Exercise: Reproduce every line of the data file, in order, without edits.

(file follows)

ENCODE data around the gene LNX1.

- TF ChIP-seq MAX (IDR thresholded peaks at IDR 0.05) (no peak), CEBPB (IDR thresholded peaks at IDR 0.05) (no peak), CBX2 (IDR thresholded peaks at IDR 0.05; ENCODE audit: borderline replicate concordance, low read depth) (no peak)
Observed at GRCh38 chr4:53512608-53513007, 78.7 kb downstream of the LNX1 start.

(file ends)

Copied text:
ENCODE data around the gene LNX1.

- TF ChIP-seq MAX (IDR thresholded peaks at IDR 0.05) (no peak), CEBPB (IDR thresholded peaks at IDR 0.05) (no peak), CBX2 (IDR thresholded peaks at IDR 0.05; ENCODE audit: borderline replicate concordance, low read depth) (no peak)
Observed at GRCh38 chr4:53512608-53513007, 78.7 kb downstream of the LNX1 start.